Rounding out the cast is Jason Schwartzman who plays Jan’s best friend and band leader Mickey. Schwartzman is very likable as Mickey and works well to offset the energy that Lewan has. The scene where Mickey tells Jan that he always wanted to be called Mickey Pizzazz was pretty hilarious. You can also see that Mickey as a person wasn’t much of a leader and needed quite a bit of reassurance which is why he consistently stood with Jan despite knowing that everything didn’t add up.

The script by Forbes and Wolodarsky is well-written and perfectly paced. The film’s short and sweet 95-minute runtime managed to keep my attention and I was invested in this crazy story all the way through. In terms of the direction, it was rather hit and miss for me. There were a few scenes where the direction just felt amateurish. There is one scene, in particular, where Jan and J.B. Smoove‘s character Ron Edwards are discussing how taking money from investors without proper paperwork is illegal. During this scene, the camera slowly kept zooming in and out and was incredibly distracting. It almost felt like the button on the camera got stuck, and no one bothered to reshoot the scene. There were a few other moments that just felt like bad green screen. I realize that the story takes place in the 1990s, so the cheesy commercials were great, but a few scenes looked a bit hokey and cheap.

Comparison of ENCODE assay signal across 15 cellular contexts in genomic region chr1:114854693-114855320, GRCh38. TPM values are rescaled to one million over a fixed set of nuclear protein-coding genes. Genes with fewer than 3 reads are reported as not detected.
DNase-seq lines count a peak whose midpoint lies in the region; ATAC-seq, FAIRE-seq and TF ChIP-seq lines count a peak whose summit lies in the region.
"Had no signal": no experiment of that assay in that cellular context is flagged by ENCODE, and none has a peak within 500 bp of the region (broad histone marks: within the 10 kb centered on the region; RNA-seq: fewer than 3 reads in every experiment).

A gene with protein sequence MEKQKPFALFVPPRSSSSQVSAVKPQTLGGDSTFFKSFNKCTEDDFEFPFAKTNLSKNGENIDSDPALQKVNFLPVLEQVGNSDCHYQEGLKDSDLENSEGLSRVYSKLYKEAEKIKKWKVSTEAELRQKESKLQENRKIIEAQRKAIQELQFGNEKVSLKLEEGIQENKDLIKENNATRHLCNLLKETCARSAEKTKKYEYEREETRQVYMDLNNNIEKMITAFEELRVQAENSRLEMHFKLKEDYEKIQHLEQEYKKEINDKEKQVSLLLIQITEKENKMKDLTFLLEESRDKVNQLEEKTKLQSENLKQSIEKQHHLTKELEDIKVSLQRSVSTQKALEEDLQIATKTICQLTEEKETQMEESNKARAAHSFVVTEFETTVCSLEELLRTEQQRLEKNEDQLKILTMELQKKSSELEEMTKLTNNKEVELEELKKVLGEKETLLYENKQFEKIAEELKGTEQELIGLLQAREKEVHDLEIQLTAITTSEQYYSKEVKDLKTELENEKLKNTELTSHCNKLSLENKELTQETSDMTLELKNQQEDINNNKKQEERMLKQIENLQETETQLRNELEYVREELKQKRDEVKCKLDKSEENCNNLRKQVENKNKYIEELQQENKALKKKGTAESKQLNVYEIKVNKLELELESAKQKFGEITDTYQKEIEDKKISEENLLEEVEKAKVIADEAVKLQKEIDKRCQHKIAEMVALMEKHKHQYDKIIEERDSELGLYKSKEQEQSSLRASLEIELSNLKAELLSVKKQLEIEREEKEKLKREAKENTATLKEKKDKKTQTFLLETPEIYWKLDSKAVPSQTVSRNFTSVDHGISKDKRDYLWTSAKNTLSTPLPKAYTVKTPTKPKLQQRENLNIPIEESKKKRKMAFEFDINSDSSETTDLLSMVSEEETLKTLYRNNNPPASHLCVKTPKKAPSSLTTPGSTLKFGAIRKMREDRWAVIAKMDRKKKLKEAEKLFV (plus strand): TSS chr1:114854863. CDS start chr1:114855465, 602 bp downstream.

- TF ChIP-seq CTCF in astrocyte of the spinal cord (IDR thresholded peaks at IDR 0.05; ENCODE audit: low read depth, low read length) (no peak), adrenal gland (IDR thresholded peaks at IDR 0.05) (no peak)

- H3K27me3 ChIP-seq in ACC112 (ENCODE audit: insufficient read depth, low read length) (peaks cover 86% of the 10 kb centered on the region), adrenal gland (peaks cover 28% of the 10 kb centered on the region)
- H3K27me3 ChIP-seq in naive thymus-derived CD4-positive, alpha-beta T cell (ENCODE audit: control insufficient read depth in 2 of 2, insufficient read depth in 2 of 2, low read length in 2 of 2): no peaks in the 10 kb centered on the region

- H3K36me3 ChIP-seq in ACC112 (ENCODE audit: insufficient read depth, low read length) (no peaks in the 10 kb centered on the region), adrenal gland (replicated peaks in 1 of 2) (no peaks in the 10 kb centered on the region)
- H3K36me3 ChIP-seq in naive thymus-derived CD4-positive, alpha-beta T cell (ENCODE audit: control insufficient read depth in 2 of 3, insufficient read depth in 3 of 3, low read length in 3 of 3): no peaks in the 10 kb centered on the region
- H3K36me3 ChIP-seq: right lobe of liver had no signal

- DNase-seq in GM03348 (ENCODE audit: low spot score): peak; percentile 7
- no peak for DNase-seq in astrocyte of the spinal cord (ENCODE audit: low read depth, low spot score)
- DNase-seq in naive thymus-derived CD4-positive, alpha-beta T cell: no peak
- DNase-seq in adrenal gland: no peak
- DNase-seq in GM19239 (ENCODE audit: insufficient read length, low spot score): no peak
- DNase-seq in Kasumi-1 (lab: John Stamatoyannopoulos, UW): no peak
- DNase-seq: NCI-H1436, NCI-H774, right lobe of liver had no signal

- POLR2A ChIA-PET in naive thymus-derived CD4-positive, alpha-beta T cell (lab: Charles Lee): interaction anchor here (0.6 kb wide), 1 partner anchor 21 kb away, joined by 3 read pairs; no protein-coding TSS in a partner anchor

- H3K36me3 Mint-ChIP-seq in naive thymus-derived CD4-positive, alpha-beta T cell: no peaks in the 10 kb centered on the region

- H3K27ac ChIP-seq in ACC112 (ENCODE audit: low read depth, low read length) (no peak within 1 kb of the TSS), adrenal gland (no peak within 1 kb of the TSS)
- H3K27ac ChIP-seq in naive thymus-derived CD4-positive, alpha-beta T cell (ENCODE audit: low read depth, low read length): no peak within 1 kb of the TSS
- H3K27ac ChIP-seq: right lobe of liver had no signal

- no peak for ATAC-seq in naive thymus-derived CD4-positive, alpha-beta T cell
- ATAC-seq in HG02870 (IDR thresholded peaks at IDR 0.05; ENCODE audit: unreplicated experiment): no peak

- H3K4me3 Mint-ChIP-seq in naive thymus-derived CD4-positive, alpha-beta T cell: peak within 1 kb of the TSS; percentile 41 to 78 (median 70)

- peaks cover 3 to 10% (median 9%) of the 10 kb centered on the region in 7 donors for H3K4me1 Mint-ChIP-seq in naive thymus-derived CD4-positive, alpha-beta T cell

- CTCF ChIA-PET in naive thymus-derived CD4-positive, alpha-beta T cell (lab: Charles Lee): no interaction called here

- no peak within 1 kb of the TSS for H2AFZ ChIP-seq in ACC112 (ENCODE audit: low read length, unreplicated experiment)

All in all, The Polka King is a weird and entertaining little film with a brilliant performance by Jack Black. This crazy true story is fun to watch and Forbes and Wolodarsky perfectly capture Jan Lewan’s life on-screen. The Polka King is not going to work for everyone but it is the type of film that is destined to become a cult classic. This is one of those films that is so outrageous that you cannot help but be engrossed with the story being told. I always love films that make me want to learn more about a subject matter and after watching The Polka King, I want to spend several hours reading up on Jan Lewan.

Scott “Movie Man” Menzel’s rating for The Polka King is a 7 out of 10.

Written by
Born in New Jersey, Scott "Movie Man" Menzel has been a film fanatic since he was three years old. Growing up, he watched as many movies as he could and was highly influenced by Tim Burton, John Hughes, Robert Zemeckis, and Steven Spielberg. Scott has an Associates Degree in Marketing, a Bachelors in Mass Media, Communications and a Masters in Electronic Media. He has been writing film reviews under the alias of MovieManMenzel since 2003 and started his writing career as a contributing critic at IMDB.com and Joblo.com. In 2009, Scott launched MovieManMenzel.com where he posted several of his film reviews but in 2011 decided to shut down the site when he launched We Live Film.com, which he founded. In 2015, We Live Film became We Live Entertainment. The domain name changed occurred after months of debate but was done so that he and his fellow staff members could write about anything and everything in the world of entertainment.